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**** Attn: Note from ChrisB.... I have caused CHAOS! but for a reason..... we had a few dozen long lost threads about buckles which I have now merged. Down side is, sometimes it is not obvious to see which text goes with which buckle... but feel free to post questions... there were some really nice buckles posted and I decided it was worth the Chaos to not loose sight of those threads completely, thanks :-) Chris ****

Can anyone tell me who may have worn this buckle and its time of use? Leather is stamped in three lines:

BERNH. HAARMAN.....
METALLWARENEA.....
LUDENSCH......

umlauts over the 'U' in the last line, naturally..

I'm not a buckle maven, so any help would be appreciated.

Thanks,
Steve

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  • 2 weeks later...

Gentlemen,

I wanted to show you all this Buckle I've had for many years. It looks like an earlier model than most I've encountered that were issued during World War One. The smaller belt rest and the fact that it is a coated brass leans me to the assumption it's an earlier model. Has anyone seen this maker mark either? I thank you in advance for any information you can provide me.

regards,

Joel

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I have never seen a nickel plated buckle like that. I am assuming the center is nickel silver since there is a lot of wear and no brass showing through. There are two possibilities here from my point of view. First, an NCO in a pioneer or guard regiment (with nickel buttons, helmet fittings etc. ) who purchased his own belt and buckle and had the buckle nickle plated so it would match everything else. Second, it was done as a war souvenir by the doughboy who brought it back ( fairly common, it was done with guns etc.) and the wear to the plating is from 90 years of being handled, played with, misused etc. I prefer what is behind door number one myself. It looks to have been on a belt for many years, did you get it also? Since the marking is so poorly stamped, I would say it is the owners initials from scenario #1. The fist pattern 1895 buckles had a christian cross with rays on the crown until about 1900, then the pattern illustrated was used until 1915 when the brass buckles were no longer made.

Dan Murphy

Edited by Daniel Murphy
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Dan, Thank you for your reply. As far as the belt goes for this piece it is long gone and obscurred by History. I bought this buckle at an antique market in the early eighties. I thank you for giving me the possible scenarios and the proper timeline in which buckles like this were worn and "customized."

Thanks again Dan.

Regards,

Joel

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  • 4 weeks later...
  • 5 months later...

Christophe,

That is one very nice and very rare buckle. I have never seen one in the flesh with this cypher before. With the small number of men and even fewer numbers of officers supplied by this duchy, I would not imagine many are remaining. Especially in this condition.

Dan Murphy

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Thought I would show you guys my oldest buckle. She's not mint...but she's certainly my oldest buckle: 1895 50mm model with stepped side. Lots of character on this one but no markings.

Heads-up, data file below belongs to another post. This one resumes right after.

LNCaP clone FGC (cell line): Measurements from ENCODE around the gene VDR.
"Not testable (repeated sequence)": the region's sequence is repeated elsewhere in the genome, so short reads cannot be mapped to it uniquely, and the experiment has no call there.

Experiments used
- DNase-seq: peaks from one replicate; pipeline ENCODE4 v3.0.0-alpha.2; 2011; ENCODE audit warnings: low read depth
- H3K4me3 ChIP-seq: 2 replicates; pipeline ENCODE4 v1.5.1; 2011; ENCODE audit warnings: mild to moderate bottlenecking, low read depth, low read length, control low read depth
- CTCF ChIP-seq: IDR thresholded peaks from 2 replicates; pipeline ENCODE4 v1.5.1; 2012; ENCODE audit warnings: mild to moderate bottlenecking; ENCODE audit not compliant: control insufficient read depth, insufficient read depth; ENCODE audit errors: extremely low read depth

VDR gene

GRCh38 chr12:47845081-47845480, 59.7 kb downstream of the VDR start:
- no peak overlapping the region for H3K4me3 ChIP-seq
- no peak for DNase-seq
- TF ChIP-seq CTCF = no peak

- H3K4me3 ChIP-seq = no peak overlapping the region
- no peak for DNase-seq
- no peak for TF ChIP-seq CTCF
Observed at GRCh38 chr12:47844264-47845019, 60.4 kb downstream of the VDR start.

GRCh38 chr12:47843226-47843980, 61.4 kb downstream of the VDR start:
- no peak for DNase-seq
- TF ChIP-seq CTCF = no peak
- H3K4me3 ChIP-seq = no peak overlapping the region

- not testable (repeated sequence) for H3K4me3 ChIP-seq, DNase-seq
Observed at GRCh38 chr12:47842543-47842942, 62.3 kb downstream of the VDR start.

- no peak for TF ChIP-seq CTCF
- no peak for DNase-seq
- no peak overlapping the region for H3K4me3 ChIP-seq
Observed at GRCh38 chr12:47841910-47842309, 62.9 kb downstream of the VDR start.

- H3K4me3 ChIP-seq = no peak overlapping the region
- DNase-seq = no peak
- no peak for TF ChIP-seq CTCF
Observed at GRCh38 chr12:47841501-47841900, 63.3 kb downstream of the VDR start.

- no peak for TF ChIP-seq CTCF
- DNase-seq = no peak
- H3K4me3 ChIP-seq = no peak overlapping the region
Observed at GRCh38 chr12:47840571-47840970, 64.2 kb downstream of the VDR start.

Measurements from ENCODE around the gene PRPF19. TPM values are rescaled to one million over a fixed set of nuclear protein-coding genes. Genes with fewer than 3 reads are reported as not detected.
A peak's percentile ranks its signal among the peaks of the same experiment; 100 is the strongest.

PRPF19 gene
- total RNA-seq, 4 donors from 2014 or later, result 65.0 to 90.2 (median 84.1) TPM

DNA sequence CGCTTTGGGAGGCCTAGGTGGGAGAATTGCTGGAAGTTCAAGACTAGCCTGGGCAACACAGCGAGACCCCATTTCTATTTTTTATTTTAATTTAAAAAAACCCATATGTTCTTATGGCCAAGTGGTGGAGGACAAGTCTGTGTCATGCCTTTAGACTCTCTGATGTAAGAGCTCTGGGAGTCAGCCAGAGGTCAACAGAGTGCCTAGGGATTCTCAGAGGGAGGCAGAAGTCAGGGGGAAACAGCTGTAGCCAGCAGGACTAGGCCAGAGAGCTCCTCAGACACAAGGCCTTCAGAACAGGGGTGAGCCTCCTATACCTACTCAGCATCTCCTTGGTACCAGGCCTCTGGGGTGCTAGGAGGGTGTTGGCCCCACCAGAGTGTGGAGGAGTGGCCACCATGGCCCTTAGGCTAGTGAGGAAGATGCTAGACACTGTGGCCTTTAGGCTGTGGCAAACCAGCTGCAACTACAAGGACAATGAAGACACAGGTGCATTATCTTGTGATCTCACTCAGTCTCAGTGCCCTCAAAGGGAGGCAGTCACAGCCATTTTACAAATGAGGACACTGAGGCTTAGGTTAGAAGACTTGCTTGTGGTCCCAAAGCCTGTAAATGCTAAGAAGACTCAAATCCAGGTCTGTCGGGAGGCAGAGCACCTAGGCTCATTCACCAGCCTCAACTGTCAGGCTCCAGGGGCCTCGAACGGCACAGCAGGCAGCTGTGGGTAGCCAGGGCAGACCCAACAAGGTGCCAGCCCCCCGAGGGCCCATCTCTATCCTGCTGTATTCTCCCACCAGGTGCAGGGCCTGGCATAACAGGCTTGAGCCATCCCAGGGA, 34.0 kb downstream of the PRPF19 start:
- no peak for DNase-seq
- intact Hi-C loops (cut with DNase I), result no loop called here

I love the big roundel!

Cheers...

Rob

[attachmentid=50599]

[attachmentid=50600]

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Hallo lach470 :beer:

Nice buckles, I have one in my possesion that I cant identify maybe you could take a look? Its Navy but from which European Country I have no idea, I found it here in Romania, but rule out it being Romanian Navy as there is no Royal Cypher!

If anyone can Identify it I would be very obliged, thank you, :beer:

Kevin in Deva, Transylvania, Romania

Edited by Kev in Deva
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Hi! Nice buckle....unfortunately...I don't recognize it. That being the case, I can at least tell you that it isn't German.

Sorry I can't be of any more help. Good luck with it and let us know if you find out where it comes from.

As an addendum to my post on the 1895 buckle: I made a mistake!!! The above pictured buckle is not 1895...it's older (1880). The 1895 buckle is pictured below - which was used up to about 1916 when these brass buckles were then made of steel instead.

That being the case, the first buckle showed is actually older - it's the 1880 pattern (used up to 1895).

Cheers!

Rob

ps....here's the 1895 pattern:

[attachmentid=50616]

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Here is a belt and buckle I picked up some years ago. It is of the type used by indigenous German Colonial Troops such as Askaris. The buckle measures 50mm, but does not have the cut out sides of the 1847. The belt itself measures 45mm and has a replaced 1847 style catch. The buckle has no provision for a roundel and never had one.

Dan Murphy

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Reverse of the buckle. Notice the large head on the rivet holding the prongs and the fact that the head is on the bottom. Standard practice on most Imperial German buckles is to have the rivet head on the top edge (as worn)of the buckle. From the width of the prongs on this buckle it was made for a 50mm belt. The prongs had to be bent inward to accomodate the narrower holes on the 45mm belt. So we have a 45mm brown belt with a 50mm size replaced catch. Then this belt has been fitted to this 50mm buckle. This is typical of the hard use and abuse that equipment normally sustained when issued to local troops.

Dan Murphy

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